What are these biofilms made of? Well, another study found Candida biofilms to be comprised of 32% glucose. So Candida needs sugar not just to grow and reproduce, but also to create the biofilm that protects it from your immune system.
Supplements to Fight Candida Biofilms
A wide range of natural remedies can be used to destroy Candida biofilms. Many of these have been used in traditional medicinal practices for centuries, but have also recently been clinically tested as effective solutions.
Oregano Leaf Extract
Oregano is one of nature’s most powerful antifungal herbs. However, oregano leaf extract – the concentrated form of oregano – is even more powerful. It’s been used in natural medicine throughout history, and has now been found to inhibit a variety of pathogens including fungal infections. This is largely due to its active constituent, carvacrol, which rich in concentrated phenols that attack pathogenic fungi. Oregano also harbors antibacterial, anti-inflammatory, and antiviral properties.
One clinical study investigated the efficacy of oregano leaf extract against pathogenic bacteria including multi-drug resistant microbes. Oregano leaf extract showed significant anti-bacterial activity against 11 of these microbes, including four methicillin-resistant Staphylococcus aureus (MRSA. Most importantly, oregano leaf extract was found to effectively break down the biofilms formed by each of these pathogens (1).
In terms of treating Candida specifically, the powerful carvacrol constituent of oregano leaf extract has been found to inhibit a range of antibiotic resistant bacteria, viruses, parasites, and fungi. At the same time, it has the ability to prevent these toxins from releasing harmful toxins, including biofilms (2).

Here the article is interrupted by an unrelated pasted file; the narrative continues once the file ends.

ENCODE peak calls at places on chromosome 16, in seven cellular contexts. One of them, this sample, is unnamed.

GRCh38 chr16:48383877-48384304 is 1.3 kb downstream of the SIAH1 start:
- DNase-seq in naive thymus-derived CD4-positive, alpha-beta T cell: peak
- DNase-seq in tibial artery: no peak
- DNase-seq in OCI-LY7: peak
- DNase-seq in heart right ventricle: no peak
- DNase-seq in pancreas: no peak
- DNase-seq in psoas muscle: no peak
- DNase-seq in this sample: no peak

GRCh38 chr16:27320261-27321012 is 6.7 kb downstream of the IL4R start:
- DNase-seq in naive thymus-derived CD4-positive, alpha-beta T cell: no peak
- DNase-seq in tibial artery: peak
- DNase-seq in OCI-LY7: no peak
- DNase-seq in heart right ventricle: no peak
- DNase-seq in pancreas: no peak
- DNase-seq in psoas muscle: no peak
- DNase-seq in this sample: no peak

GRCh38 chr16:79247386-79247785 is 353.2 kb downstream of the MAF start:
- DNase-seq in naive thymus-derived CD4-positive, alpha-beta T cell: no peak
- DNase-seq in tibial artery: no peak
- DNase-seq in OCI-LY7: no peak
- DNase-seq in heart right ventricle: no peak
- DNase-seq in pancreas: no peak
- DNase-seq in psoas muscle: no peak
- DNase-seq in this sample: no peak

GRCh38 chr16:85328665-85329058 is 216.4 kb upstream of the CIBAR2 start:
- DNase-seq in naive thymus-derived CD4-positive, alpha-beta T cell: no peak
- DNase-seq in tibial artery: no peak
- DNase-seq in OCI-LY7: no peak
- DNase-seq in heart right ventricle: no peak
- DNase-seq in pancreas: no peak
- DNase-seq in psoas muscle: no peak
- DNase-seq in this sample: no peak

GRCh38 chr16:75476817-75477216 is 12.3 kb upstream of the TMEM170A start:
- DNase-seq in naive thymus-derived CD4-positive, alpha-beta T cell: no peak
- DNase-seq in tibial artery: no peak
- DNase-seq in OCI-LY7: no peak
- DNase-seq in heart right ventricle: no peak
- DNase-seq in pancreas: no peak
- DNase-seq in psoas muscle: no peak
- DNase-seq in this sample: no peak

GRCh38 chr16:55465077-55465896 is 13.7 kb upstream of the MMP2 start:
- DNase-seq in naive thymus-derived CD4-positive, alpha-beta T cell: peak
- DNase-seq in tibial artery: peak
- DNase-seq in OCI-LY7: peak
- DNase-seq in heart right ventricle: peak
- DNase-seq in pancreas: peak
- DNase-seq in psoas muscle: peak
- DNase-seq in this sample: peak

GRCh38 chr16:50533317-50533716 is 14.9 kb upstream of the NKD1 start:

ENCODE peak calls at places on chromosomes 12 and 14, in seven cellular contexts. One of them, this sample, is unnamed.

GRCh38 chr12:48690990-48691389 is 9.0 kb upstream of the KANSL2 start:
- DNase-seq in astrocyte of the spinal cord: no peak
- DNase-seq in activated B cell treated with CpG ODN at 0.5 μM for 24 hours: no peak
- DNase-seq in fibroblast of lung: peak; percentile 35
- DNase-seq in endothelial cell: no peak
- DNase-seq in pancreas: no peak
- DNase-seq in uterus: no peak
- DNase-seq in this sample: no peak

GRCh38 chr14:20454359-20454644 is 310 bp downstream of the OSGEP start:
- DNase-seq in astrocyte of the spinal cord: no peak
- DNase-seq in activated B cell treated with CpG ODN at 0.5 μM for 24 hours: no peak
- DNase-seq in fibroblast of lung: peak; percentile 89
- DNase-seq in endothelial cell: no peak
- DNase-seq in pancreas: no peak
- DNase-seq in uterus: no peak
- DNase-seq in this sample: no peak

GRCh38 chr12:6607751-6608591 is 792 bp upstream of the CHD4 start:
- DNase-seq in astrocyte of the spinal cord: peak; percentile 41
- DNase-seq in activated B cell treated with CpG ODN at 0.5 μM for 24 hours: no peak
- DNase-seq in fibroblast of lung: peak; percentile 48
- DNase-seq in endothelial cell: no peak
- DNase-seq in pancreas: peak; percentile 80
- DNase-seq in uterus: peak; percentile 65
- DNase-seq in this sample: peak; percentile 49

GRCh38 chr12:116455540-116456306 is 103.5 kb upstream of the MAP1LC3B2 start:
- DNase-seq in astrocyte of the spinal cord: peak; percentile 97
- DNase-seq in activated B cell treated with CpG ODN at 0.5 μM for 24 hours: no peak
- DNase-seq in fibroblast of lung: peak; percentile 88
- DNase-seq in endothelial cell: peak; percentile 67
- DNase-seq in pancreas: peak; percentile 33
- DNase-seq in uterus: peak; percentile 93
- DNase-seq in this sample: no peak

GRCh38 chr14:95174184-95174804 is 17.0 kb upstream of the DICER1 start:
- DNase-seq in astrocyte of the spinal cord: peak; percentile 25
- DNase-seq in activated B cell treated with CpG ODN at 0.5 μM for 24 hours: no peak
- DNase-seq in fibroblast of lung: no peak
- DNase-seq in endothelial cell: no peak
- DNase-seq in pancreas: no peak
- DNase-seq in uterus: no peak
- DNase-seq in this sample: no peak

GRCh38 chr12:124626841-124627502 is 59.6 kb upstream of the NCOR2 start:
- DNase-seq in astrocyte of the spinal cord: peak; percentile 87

Another major bonus is that Candida yeast doesn’t appear to become resistant to oregano oil, which can happen with other anti-fungal agents.
Oregano oil supplements are generally available in capsule form at most health stores. You can also check out our recommend CandAssist supplement, which contains a number of the antifungals on this page.
Caprylic acid is the active antifungal constituent of coconut oil. As well as its many other health benefits, substantial research has suggested that caprylic acid has an ability to penetrate and eradicate persistent Candida biofilms.
A study published in Frontiers in Microbiology showed that a combination of caprylic acid and pectic acid (a soluble fiber in cell walls of certain fruits) was able to eliminate pathogenic biofilms within 60 minutes of exposure. Even more impressively, the caprylic acid was able to destroy the biofilms without causing harm to the surrounding healthy cells. As a result, the researchers suggested that caprylic acid may be used as an effective treatment against a number of infection-causing microorganisms (3).
As well as destroying the Candida biofilms, caprylic acid has been found to inhibit MRSA (methicillin-resistant staphylococcus aureus), as well as E. coli, Salmonella and P. aeruginosa bacteria.